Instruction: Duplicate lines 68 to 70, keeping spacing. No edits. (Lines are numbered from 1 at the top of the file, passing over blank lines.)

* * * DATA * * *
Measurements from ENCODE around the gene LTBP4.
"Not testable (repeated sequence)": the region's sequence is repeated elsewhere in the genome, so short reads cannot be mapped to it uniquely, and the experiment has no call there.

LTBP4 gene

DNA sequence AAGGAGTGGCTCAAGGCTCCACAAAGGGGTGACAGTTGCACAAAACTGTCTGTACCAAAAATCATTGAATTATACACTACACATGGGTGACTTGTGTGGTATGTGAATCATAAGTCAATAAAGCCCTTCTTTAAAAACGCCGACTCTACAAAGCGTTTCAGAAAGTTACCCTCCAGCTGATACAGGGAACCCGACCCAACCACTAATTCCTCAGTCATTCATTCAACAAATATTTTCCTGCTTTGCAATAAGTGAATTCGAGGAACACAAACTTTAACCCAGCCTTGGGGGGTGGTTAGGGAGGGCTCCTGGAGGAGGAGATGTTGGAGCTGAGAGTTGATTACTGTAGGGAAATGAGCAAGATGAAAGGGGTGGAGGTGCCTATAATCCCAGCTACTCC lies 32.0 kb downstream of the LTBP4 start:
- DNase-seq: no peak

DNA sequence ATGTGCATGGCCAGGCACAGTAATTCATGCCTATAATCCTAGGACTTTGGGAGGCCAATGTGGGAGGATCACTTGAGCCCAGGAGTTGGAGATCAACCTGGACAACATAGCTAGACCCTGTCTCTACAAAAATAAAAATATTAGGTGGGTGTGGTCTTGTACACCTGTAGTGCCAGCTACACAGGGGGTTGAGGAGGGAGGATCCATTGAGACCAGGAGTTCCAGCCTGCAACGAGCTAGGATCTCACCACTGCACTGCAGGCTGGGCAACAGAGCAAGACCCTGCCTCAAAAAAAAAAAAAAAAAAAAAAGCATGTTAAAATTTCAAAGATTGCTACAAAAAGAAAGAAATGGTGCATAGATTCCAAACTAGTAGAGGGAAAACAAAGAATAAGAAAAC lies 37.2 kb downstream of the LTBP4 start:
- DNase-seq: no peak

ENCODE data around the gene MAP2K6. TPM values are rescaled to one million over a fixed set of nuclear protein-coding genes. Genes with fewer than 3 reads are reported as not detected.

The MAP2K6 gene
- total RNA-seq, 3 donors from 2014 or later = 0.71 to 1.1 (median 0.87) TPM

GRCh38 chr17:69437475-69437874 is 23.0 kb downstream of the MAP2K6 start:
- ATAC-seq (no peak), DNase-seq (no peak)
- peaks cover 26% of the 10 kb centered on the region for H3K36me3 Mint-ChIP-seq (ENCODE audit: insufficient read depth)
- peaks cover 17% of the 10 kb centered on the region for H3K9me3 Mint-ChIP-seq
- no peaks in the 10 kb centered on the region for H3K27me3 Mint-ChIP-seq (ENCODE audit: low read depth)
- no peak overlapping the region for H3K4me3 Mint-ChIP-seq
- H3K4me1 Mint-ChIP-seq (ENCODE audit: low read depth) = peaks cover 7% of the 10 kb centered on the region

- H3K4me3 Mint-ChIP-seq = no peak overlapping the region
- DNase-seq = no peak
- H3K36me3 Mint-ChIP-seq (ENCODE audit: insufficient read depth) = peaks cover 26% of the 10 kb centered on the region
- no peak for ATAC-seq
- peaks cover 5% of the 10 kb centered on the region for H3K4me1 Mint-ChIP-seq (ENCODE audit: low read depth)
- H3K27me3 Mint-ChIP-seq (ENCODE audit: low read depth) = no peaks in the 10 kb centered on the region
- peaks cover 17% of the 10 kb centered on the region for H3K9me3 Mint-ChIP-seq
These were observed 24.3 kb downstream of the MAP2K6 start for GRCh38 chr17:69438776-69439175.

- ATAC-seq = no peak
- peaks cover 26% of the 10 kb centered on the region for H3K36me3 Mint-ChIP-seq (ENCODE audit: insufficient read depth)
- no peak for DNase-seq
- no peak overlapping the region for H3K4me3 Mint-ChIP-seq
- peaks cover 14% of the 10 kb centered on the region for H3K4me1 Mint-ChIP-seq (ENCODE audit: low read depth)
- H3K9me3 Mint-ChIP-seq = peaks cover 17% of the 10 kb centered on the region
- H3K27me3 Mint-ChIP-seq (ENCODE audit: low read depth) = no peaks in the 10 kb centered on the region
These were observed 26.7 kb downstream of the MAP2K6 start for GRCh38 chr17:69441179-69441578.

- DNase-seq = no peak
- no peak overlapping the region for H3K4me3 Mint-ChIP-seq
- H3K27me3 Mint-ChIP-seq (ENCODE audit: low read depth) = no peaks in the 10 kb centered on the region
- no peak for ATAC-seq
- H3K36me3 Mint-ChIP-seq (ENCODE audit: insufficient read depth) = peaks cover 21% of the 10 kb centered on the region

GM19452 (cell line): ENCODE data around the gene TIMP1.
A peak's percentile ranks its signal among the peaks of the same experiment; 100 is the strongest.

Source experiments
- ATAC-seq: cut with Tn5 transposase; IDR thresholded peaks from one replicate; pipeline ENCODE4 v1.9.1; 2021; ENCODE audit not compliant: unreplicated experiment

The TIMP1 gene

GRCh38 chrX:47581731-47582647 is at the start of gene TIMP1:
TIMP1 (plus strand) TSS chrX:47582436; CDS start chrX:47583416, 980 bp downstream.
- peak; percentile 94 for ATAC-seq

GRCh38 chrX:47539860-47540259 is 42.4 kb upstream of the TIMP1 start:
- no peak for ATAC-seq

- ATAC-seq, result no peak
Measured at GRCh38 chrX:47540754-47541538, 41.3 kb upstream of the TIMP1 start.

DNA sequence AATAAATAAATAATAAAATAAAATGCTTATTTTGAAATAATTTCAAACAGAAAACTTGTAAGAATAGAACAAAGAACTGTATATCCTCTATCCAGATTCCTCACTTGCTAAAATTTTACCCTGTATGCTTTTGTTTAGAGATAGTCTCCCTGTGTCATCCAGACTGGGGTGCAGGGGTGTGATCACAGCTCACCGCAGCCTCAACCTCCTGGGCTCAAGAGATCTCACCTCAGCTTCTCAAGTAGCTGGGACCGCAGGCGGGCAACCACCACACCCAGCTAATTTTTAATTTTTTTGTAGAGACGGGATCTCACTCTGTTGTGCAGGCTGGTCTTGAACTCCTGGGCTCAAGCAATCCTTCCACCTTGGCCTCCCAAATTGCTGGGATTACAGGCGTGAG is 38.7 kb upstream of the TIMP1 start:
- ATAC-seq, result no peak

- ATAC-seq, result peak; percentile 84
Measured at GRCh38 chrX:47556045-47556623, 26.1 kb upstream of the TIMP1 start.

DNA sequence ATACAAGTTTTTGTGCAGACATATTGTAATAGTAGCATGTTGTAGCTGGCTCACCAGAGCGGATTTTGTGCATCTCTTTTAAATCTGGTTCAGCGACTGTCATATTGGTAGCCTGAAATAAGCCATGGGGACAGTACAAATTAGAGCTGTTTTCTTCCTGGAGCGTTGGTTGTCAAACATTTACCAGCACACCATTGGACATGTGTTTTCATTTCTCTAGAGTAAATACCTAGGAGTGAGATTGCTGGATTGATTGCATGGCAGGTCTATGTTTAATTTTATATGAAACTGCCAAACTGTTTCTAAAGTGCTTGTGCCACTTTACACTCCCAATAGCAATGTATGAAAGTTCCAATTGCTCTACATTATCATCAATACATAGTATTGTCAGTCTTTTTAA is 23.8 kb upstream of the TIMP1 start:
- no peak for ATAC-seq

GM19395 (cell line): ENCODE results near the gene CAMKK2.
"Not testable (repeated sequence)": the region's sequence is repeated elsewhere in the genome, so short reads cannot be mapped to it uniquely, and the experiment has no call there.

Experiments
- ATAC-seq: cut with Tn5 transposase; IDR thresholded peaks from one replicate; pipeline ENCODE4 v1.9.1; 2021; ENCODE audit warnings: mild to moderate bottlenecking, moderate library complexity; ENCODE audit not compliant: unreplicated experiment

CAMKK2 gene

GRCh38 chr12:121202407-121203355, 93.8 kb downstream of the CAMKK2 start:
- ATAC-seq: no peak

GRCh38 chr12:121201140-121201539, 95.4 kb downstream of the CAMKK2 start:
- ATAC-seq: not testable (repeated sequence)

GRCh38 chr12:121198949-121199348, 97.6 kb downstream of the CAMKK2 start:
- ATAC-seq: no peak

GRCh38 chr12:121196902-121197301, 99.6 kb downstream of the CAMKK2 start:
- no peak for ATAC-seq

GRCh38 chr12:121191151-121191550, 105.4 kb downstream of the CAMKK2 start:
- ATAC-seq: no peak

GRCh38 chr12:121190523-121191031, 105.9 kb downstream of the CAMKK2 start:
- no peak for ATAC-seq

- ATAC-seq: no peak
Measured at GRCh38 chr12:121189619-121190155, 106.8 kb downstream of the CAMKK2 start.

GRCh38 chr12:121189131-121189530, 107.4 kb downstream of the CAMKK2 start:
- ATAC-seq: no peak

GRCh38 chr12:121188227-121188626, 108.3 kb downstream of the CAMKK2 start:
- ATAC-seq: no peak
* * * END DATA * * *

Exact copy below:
GRCh38 chr12:121196902-121197301, 99.6 kb downstream of the CAMKK2 start:
- no peak for ATAC-seq

GRCh38 chr12:121191151-121191550, 105.4 kb downstream of the CAMKK2 start: